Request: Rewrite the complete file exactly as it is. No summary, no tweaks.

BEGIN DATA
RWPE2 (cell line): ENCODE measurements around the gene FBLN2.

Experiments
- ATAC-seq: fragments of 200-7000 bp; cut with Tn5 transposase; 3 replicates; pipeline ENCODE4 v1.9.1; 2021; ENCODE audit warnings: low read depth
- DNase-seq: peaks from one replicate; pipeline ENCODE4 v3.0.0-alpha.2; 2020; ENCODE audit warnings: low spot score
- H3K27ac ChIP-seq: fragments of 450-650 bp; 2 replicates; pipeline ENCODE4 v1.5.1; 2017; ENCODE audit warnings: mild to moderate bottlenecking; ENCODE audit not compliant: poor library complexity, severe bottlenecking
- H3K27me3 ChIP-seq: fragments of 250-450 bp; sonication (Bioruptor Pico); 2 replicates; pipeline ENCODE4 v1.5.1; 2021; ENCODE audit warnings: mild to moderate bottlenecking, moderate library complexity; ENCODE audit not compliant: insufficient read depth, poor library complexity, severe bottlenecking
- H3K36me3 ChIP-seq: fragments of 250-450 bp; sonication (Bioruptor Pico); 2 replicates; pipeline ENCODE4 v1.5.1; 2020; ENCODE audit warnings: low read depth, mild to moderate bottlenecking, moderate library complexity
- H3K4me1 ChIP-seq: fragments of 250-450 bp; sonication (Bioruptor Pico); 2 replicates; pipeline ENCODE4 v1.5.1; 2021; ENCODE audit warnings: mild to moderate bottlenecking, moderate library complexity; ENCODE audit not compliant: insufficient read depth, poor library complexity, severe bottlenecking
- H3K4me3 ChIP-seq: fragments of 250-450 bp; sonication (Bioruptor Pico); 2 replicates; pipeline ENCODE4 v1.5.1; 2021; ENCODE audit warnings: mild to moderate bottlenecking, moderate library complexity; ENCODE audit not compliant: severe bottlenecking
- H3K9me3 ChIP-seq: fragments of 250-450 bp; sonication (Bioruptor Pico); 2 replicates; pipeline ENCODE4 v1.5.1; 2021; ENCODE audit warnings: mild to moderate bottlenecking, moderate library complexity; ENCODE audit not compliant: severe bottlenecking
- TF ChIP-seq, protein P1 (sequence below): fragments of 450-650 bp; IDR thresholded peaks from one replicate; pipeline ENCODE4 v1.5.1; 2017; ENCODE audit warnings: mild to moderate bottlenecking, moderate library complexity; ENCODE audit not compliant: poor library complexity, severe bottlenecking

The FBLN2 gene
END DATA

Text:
RWPE2 (cell line): ENCODE measurements around the gene FBLN2.

Experiments
- ATAC-seq: fragments of 200-7000 bp; cut with Tn5 transposase; 3 replicates; pipeline ENCODE4 v1.9.1; 2021; ENCODE audit warnings: low read depth
- DNase-seq: peaks from one replicate; pipeline ENCODE4 v3.0.0-alpha.2; 2020; ENCODE audit warnings: low spot score
- H3K27ac ChIP-seq: fragments of 450-650 bp; 2 replicates; pipeline ENCODE4 v1.5.1; 2017; ENCODE audit warnings: mild to moderate bottlenecking; ENCODE audit not compliant: poor library complexity, severe bottlenecking
- H3K27me3 ChIP-seq: fragments of 250-450 bp; sonication (Bioruptor Pico); 2 replicates; pipeline ENCODE4 v1.5.1; 2021; ENCODE audit warnings: mild to moderate bottlenecking, moderate library complexity; ENCODE audit not compliant: insufficient read depth, poor library complexity, severe bottlenecking
- H3K36me3 ChIP-seq: fragments of 250-450 bp; sonication (Bioruptor Pico); 2 replicates; pipeline ENCODE4 v1.5.1; 2020; ENCODE audit warnings: low read depth, mild to moderate bottlenecking, moderate library complexity
- H3K4me1 ChIP-seq: fragments of 250-450 bp; sonication (Bioruptor Pico); 2 replicates; pipeline ENCODE4 v1.5.1; 2021; ENCODE audit warnings: mild to moderate bottlenecking, moderate library complexity; ENCODE audit not compliant: insufficient read depth, poor library complexity, severe bottlenecking
- H3K4me3 ChIP-seq: fragments of 250-450 bp; sonication (Bioruptor Pico); 2 replicates; pipeline ENCODE4 v1.5.1; 2021; ENCODE audit warnings: mild to moderate bottlenecking, moderate library complexity; ENCODE audit not compliant: severe bottlenecking
- H3K9me3 ChIP-seq: fragments of 250-450 bp; sonication (Bioruptor Pico); 2 replicates; pipeline ENCODE4 v1.5.1; 2021; ENCODE audit warnings: mild to moderate bottlenecking, moderate library complexity; ENCODE audit not compliant: severe bottlenecking
- TF ChIP-seq, protein P1 (sequence below): fragments of 450-650 bp; IDR thresholded peaks from one replicate; pipeline ENCODE4 v1.5.1; 2017; ENCODE audit warnings: mild to moderate bottlenecking, moderate library complexity; ENCODE audit not compliant: poor library complexity, severe bottlenecking

The FBLN2 gene